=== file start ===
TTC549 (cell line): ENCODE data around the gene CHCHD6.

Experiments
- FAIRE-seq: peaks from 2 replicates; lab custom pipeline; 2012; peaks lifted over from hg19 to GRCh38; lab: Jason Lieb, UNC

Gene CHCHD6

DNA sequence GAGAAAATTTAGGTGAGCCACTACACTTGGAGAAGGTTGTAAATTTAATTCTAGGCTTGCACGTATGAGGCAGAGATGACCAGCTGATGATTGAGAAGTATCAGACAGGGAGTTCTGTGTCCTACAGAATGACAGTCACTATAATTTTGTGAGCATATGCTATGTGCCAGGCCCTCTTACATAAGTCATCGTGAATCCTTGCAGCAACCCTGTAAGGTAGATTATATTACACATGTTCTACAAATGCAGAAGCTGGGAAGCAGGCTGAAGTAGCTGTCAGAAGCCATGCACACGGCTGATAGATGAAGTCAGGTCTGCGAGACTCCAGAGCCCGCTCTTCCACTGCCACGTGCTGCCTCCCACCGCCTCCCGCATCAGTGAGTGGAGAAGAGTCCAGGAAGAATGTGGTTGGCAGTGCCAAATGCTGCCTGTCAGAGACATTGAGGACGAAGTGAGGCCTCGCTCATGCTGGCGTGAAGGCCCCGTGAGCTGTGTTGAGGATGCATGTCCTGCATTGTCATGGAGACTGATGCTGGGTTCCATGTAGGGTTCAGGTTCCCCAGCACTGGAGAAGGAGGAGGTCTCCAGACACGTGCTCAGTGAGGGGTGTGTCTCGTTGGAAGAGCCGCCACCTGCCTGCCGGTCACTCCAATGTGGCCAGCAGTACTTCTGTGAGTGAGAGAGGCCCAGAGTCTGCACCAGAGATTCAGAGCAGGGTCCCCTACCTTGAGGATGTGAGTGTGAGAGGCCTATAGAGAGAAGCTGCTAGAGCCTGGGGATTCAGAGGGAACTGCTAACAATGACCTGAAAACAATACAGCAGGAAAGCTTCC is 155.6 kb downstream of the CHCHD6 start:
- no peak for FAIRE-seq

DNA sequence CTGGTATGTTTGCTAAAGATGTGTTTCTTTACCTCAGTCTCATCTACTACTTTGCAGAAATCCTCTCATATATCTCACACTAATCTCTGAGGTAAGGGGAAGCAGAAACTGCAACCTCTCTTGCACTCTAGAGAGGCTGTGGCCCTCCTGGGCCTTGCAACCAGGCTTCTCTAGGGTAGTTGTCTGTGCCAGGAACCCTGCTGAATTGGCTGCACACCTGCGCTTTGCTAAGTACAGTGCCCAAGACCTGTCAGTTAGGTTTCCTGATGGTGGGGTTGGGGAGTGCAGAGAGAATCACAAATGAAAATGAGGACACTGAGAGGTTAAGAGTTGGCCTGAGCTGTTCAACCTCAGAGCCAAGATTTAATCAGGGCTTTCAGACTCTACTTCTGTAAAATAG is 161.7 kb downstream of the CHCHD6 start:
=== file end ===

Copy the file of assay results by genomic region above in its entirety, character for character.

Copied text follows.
TTC549 (cell line): ENCODE data around the gene CHCHD6.

Experiments
- FAIRE-seq: peaks from 2 replicates; lab custom pipeline; 2012; peaks lifted over from hg19 to GRCh38; lab: Jason Lieb, UNC

Gene CHCHD6

DNA sequence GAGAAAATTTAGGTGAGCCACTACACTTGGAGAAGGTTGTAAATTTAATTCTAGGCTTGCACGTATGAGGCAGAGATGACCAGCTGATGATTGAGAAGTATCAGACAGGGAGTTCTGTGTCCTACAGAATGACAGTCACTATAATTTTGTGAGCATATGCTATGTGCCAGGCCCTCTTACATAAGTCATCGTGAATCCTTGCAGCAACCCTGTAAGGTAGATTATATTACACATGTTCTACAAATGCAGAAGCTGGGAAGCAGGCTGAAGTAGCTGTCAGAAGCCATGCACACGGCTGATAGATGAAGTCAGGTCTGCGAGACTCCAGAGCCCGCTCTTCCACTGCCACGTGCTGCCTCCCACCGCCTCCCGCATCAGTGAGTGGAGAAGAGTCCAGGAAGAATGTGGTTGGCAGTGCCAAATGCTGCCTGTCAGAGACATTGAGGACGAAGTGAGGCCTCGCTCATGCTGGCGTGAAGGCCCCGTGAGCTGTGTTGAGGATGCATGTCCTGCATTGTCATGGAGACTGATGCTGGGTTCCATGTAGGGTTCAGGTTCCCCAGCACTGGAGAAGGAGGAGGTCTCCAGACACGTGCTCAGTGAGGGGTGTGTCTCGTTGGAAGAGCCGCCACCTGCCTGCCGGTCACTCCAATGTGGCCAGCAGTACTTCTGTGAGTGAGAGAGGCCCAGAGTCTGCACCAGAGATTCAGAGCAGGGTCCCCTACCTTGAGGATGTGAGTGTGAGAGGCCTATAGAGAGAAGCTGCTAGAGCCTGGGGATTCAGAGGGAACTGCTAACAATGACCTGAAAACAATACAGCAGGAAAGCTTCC is 155.6 kb downstream of the CHCHD6 start:
- no peak for FAIRE-seq

DNA sequence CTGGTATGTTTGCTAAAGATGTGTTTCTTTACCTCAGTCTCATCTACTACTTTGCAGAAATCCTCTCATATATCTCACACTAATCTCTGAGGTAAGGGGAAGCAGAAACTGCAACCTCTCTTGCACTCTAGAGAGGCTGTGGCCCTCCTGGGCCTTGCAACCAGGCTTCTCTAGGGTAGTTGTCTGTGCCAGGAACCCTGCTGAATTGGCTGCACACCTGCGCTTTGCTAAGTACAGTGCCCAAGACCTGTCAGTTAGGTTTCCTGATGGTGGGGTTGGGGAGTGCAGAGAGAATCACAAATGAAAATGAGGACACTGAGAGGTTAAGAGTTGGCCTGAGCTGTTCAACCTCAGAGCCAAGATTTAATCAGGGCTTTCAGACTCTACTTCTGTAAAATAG is 161.7 kb downstream of the CHCHD6 start: